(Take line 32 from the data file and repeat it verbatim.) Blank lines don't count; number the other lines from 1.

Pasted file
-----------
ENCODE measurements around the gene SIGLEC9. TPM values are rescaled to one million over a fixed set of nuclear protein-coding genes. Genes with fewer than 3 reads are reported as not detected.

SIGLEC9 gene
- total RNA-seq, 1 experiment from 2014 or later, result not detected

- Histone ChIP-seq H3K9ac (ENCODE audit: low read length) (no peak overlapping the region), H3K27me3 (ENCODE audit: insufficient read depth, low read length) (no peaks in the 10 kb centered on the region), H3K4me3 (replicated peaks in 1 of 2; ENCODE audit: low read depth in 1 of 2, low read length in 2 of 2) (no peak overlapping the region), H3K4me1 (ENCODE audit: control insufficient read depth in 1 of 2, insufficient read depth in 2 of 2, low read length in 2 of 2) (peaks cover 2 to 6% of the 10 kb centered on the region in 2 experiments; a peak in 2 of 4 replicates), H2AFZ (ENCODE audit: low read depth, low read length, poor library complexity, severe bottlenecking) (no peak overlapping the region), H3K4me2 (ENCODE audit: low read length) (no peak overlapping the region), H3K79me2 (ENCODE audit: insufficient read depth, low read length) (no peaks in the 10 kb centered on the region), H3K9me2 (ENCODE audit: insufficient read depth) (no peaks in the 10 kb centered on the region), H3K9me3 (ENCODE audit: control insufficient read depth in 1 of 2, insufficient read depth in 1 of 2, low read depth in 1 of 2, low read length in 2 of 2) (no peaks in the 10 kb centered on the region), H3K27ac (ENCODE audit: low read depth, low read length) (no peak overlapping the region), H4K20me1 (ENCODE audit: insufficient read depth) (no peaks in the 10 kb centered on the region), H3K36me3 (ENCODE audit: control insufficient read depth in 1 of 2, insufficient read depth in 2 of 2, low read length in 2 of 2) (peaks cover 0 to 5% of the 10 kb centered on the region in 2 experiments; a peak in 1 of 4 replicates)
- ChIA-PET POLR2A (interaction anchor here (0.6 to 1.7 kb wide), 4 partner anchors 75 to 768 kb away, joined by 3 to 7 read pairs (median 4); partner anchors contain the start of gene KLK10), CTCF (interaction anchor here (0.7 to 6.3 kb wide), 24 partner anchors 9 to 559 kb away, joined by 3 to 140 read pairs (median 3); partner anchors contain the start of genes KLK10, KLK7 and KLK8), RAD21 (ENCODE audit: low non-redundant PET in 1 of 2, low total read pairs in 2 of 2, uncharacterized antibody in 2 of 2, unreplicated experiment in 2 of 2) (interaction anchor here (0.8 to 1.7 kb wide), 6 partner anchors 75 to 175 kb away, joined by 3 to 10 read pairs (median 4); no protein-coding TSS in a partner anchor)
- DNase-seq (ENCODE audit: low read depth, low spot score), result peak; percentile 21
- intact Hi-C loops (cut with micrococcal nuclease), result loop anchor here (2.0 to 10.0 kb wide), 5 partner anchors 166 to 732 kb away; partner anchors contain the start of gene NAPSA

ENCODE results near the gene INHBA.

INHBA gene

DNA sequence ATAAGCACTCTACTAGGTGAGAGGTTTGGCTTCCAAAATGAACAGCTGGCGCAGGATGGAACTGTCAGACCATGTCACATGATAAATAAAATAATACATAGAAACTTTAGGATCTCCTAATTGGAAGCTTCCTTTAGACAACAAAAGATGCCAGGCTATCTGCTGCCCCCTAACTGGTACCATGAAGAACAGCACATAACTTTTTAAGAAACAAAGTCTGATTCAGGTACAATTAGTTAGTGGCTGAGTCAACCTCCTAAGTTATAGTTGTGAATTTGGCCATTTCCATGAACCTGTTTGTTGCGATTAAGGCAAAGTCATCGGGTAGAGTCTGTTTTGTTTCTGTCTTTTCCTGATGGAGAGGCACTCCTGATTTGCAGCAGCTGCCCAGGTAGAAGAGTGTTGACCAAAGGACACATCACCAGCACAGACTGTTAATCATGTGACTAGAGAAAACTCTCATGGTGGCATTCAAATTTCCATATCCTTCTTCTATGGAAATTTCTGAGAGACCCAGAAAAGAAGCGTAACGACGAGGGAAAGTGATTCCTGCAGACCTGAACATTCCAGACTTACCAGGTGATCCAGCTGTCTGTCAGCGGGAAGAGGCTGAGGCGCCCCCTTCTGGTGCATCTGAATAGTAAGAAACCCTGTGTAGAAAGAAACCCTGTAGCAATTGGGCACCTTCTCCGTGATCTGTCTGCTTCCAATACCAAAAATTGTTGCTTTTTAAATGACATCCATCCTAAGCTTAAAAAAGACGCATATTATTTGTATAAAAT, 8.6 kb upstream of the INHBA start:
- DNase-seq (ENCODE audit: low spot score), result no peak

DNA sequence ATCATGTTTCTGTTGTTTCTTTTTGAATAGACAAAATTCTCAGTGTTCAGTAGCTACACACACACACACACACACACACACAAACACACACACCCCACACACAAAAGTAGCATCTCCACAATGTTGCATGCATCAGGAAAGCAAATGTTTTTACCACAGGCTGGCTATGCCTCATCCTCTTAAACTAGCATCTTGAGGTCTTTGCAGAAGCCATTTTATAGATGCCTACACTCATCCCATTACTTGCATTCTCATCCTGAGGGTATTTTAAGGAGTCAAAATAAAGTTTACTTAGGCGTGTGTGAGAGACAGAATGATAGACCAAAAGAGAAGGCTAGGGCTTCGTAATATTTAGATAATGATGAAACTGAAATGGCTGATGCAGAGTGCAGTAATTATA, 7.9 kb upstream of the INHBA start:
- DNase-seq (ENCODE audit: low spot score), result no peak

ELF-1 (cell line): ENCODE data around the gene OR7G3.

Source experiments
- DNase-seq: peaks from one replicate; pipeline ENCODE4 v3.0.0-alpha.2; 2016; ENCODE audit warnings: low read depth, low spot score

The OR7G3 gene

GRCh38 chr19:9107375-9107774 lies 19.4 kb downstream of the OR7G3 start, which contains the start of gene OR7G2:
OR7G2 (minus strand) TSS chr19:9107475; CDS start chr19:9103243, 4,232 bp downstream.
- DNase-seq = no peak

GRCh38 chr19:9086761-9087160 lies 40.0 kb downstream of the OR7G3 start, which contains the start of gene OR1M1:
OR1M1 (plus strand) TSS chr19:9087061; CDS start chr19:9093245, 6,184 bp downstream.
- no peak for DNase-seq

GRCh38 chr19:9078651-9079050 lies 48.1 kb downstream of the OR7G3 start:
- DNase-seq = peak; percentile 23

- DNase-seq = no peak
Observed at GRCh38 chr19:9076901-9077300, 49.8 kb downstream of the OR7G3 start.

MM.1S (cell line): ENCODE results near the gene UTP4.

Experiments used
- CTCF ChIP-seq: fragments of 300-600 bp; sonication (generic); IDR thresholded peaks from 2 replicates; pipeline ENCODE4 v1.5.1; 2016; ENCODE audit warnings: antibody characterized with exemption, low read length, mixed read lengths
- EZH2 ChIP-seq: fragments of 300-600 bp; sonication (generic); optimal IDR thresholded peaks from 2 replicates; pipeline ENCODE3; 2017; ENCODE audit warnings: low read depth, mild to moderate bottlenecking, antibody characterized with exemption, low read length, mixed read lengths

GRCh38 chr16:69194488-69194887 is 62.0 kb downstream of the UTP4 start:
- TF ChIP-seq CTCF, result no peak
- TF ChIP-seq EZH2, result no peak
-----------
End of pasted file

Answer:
GRCh38 chr16:69194488-69194887 is 62.0 kb downstream of the UTP4 start: